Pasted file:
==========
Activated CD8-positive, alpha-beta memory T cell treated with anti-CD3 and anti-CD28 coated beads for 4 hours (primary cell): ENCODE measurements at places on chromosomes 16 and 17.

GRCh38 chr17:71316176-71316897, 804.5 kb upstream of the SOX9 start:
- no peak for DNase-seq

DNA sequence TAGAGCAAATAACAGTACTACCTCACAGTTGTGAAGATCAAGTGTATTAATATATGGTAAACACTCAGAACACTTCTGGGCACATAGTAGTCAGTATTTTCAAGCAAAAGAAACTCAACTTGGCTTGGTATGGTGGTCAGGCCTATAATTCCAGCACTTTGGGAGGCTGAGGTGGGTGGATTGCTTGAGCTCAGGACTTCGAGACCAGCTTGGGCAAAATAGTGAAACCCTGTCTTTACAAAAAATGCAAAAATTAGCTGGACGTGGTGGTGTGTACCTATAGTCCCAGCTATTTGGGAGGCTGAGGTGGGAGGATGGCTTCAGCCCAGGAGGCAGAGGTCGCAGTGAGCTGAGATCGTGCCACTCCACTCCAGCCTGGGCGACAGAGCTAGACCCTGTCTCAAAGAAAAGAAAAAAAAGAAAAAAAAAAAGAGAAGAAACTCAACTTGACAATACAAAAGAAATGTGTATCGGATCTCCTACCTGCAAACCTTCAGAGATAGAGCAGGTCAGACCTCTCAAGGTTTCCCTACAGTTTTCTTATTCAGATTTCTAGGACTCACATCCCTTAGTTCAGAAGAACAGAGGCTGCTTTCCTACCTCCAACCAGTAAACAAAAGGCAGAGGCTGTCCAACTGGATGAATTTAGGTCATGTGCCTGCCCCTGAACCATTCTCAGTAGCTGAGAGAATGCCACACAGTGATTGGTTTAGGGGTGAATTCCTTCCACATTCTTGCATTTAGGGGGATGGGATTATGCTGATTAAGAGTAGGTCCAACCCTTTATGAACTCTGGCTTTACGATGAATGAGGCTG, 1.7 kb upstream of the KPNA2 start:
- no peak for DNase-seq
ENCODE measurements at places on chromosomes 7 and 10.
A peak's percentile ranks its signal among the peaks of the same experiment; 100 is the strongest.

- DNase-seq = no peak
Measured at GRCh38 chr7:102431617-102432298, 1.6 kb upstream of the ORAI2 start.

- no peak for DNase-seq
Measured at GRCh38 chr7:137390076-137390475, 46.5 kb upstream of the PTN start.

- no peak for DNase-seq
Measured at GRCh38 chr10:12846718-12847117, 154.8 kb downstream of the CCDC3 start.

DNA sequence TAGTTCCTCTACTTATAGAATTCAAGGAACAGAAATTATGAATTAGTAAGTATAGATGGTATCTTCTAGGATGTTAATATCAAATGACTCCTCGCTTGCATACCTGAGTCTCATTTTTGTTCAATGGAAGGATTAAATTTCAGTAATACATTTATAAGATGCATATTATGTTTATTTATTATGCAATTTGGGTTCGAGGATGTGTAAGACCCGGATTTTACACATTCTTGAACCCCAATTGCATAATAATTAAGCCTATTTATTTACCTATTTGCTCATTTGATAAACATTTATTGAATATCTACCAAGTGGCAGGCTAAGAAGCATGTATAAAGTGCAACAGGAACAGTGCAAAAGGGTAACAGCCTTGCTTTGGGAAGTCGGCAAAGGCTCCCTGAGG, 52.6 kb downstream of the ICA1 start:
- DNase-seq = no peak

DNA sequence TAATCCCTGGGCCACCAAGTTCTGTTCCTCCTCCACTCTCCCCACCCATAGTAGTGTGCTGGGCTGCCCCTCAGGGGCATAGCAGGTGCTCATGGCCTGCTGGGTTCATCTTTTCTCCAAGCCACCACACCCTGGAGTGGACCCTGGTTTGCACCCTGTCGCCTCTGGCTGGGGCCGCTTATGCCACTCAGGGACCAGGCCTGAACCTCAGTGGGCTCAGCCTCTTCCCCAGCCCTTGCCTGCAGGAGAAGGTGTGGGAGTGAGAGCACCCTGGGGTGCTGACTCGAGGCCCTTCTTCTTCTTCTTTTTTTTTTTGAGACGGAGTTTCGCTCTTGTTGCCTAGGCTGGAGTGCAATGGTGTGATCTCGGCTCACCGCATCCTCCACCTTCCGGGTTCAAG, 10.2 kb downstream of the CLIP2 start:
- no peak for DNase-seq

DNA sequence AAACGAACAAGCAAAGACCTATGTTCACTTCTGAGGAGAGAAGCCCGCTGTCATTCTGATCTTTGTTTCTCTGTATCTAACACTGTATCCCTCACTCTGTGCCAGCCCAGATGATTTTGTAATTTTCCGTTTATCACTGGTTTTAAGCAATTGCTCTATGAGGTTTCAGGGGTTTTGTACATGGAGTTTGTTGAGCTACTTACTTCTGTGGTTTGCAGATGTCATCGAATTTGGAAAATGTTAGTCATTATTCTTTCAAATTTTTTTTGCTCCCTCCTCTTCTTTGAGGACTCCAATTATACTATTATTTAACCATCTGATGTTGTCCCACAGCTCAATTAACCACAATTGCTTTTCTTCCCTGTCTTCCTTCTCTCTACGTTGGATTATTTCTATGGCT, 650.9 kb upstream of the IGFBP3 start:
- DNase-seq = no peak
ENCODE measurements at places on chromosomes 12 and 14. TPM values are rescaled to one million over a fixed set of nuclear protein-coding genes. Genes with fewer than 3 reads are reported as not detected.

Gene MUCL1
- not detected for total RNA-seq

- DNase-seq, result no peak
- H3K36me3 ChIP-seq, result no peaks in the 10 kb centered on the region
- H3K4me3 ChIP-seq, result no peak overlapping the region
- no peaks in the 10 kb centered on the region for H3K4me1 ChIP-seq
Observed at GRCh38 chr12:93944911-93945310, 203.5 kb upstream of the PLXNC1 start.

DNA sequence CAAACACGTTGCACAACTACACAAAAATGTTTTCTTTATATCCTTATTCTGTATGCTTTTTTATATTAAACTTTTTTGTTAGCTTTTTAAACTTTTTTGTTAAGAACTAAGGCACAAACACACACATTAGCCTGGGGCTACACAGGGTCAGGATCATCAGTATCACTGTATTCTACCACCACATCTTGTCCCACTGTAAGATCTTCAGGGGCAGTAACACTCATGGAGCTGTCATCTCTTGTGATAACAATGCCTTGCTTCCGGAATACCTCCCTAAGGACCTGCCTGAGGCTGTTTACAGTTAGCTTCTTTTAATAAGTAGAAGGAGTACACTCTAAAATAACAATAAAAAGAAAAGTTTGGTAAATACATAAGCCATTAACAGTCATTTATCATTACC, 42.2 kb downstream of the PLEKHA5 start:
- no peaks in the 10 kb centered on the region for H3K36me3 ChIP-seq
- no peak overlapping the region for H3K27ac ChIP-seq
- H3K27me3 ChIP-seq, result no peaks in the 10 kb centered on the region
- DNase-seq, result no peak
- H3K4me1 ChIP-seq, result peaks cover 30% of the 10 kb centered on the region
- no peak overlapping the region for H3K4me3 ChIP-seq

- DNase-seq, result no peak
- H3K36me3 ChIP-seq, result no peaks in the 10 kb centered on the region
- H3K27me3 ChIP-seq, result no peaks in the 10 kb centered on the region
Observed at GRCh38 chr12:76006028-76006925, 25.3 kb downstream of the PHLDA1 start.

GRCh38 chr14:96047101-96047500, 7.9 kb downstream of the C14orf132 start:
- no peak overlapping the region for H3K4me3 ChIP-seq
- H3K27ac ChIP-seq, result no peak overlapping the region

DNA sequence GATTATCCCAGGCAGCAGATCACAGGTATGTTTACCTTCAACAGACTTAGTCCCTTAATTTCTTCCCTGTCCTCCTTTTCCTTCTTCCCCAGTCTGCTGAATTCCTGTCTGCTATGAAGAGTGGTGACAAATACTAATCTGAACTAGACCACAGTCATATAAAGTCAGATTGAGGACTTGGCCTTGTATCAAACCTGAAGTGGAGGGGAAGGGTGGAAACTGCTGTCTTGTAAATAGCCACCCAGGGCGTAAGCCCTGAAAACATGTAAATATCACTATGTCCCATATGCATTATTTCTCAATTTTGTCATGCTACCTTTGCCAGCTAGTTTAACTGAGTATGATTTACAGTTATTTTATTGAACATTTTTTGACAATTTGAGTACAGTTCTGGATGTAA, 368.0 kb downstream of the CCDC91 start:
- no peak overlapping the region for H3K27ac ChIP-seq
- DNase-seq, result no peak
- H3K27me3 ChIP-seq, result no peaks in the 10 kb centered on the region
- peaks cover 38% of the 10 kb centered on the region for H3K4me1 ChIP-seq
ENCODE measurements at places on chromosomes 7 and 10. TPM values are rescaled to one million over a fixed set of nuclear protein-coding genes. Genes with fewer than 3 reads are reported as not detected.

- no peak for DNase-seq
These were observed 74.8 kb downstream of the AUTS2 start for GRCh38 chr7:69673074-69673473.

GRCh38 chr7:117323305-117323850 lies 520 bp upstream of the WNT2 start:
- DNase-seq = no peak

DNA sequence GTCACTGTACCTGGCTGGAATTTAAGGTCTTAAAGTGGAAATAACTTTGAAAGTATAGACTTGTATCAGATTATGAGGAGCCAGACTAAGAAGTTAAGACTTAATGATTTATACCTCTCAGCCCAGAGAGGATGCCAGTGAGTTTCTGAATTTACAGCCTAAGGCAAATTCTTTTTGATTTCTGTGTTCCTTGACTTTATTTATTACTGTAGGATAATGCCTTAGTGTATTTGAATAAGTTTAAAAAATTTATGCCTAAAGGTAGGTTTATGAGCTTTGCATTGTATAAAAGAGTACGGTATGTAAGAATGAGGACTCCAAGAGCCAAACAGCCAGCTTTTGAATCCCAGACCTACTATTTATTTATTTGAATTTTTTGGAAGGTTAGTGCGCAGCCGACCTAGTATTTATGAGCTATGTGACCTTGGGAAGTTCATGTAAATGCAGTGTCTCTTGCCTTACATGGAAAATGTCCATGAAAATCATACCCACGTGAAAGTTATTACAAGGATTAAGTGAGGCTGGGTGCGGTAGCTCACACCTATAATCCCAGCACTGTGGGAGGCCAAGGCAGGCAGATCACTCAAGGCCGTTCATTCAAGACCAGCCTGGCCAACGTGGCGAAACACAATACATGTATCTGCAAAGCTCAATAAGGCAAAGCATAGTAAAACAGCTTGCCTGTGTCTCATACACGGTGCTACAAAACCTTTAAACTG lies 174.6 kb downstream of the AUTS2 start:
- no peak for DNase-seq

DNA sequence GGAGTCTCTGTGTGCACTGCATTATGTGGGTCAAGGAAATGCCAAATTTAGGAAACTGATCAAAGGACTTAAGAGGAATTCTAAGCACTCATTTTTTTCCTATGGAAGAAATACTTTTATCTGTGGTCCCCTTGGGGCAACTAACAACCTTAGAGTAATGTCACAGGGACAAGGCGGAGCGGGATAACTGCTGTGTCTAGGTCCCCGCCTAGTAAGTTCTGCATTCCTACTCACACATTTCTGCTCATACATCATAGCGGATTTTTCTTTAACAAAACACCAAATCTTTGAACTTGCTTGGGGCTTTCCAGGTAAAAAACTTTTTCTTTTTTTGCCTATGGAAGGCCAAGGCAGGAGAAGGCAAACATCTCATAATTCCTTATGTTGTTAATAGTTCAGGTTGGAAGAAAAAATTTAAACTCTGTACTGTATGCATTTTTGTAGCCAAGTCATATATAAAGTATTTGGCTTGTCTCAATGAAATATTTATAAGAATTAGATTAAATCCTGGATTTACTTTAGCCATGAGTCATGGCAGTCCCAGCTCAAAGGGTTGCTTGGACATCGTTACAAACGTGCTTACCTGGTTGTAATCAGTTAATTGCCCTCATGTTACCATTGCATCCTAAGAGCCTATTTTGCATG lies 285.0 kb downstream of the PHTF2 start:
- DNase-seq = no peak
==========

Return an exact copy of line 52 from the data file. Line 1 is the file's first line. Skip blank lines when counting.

DNA sequence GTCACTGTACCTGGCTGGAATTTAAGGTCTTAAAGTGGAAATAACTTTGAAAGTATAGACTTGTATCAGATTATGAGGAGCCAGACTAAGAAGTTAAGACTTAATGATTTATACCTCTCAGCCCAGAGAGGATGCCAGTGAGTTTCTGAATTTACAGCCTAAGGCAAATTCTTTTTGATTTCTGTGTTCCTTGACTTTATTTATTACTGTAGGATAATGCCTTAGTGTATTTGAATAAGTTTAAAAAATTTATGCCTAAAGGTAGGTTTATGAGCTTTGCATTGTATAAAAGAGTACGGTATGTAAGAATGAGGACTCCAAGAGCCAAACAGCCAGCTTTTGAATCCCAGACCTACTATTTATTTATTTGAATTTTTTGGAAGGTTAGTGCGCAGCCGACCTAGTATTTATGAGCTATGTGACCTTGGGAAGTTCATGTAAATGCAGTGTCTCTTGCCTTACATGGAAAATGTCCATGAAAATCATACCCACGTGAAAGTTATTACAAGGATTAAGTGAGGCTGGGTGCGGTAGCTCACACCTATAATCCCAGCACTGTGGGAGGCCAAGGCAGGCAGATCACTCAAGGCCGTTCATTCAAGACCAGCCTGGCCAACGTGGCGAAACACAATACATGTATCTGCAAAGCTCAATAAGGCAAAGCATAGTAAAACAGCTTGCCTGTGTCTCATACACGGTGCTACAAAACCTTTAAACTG lies 174.6 kb downstream of the AUTS2 start: